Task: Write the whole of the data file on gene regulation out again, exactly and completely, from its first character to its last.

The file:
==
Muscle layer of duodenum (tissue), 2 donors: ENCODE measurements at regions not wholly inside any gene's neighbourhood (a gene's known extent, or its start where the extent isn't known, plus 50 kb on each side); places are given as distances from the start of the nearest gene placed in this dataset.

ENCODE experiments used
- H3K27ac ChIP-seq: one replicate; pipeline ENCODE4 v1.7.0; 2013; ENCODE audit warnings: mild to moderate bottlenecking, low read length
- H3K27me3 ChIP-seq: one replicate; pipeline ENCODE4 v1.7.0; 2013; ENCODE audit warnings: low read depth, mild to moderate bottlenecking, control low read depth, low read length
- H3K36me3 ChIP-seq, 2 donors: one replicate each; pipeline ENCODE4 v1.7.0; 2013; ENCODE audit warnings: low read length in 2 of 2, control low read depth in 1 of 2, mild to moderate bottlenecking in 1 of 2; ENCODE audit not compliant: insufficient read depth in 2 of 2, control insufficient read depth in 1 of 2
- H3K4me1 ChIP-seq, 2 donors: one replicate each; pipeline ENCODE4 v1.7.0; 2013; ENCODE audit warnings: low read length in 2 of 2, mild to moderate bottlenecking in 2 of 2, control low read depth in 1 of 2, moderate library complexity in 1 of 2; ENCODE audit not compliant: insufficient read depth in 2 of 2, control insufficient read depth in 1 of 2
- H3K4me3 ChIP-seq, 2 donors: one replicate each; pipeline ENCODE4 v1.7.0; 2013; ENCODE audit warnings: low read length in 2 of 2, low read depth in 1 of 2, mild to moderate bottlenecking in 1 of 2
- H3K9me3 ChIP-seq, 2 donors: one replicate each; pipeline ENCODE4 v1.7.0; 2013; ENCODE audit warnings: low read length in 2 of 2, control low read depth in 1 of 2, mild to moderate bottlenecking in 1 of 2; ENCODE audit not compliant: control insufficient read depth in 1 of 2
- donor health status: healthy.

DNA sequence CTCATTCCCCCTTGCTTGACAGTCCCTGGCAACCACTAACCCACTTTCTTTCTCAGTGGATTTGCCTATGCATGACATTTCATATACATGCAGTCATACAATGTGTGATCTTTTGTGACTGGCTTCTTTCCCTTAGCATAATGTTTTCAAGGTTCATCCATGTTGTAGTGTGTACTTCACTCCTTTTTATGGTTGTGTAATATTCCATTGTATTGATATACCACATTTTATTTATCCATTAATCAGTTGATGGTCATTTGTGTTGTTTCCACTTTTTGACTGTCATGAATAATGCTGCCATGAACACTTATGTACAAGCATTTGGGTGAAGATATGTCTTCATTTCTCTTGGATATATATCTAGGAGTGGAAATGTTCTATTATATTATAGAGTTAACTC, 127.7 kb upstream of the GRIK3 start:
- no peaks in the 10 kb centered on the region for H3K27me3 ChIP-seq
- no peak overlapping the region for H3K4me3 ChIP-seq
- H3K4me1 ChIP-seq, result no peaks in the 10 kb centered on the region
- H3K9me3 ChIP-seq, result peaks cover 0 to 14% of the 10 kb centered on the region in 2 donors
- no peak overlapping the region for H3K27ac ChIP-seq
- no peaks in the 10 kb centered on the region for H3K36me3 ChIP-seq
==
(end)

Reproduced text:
Muscle layer of duodenum (tissue), 2 donors: ENCODE measurements at regions not wholly inside any gene's neighbourhood (a gene's known extent, or its start where the extent isn't known, plus 50 kb on each side); places are given as distances from the start of the nearest gene placed in this dataset.

ENCODE experiments used
- H3K27ac ChIP-seq: one replicate; pipeline ENCODE4 v1.7.0; 2013; ENCODE audit warnings: mild to moderate bottlenecking, low read length
- H3K27me3 ChIP-seq: one replicate; pipeline ENCODE4 v1.7.0; 2013; ENCODE audit warnings: low read depth, mild to moderate bottlenecking, control low read depth, low read length
- H3K36me3 ChIP-seq, 2 donors: one replicate each; pipeline ENCODE4 v1.7.0; 2013; ENCODE audit warnings: low read length in 2 of 2, control low read depth in 1 of 2, mild to moderate bottlenecking in 1 of 2; ENCODE audit not compliant: insufficient read depth in 2 of 2, control insufficient read depth in 1 of 2
- H3K4me1 ChIP-seq, 2 donors: one replicate each; pipeline ENCODE4 v1.7.0; 2013; ENCODE audit warnings: low read length in 2 of 2, mild to moderate bottlenecking in 2 of 2, control low read depth in 1 of 2, moderate library complexity in 1 of 2; ENCODE audit not compliant: insufficient read depth in 2 of 2, control insufficient read depth in 1 of 2
- H3K4me3 ChIP-seq, 2 donors: one replicate each; pipeline ENCODE4 v1.7.0; 2013; ENCODE audit warnings: low read length in 2 of 2, low read depth in 1 of 2, mild to moderate bottlenecking in 1 of 2
- H3K9me3 ChIP-seq, 2 donors: one replicate each; pipeline ENCODE4 v1.7.0; 2013; ENCODE audit warnings: low read length in 2 of 2, control low read depth in 1 of 2, mild to moderate bottlenecking in 1 of 2; ENCODE audit not compliant: control insufficient read depth in 1 of 2
- donor health status: healthy.

DNA sequence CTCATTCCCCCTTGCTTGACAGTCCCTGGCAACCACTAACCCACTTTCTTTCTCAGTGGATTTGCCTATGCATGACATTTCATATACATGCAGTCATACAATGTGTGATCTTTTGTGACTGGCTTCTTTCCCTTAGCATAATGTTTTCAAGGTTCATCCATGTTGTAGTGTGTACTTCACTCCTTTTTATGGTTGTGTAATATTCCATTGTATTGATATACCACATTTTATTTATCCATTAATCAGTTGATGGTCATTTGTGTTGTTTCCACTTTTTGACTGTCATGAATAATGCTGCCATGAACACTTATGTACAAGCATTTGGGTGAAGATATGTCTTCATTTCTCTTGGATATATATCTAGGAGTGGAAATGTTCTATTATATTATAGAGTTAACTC, 127.7 kb upstream of the GRIK3 start:
- no peaks in the 10 kb centered on the region for H3K27me3 ChIP-seq
- no peak overlapping the region for H3K4me3 ChIP-seq
- H3K4me1 ChIP-seq, result no peaks in the 10 kb centered on the region
- H3K9me3 ChIP-seq, result peaks cover 0 to 14% of the 10 kb centered on the region in 2 donors
- no peak overlapping the region for H3K27ac ChIP-seq
- no peaks in the 10 kb centered on the region for H3K36me3 ChIP-seq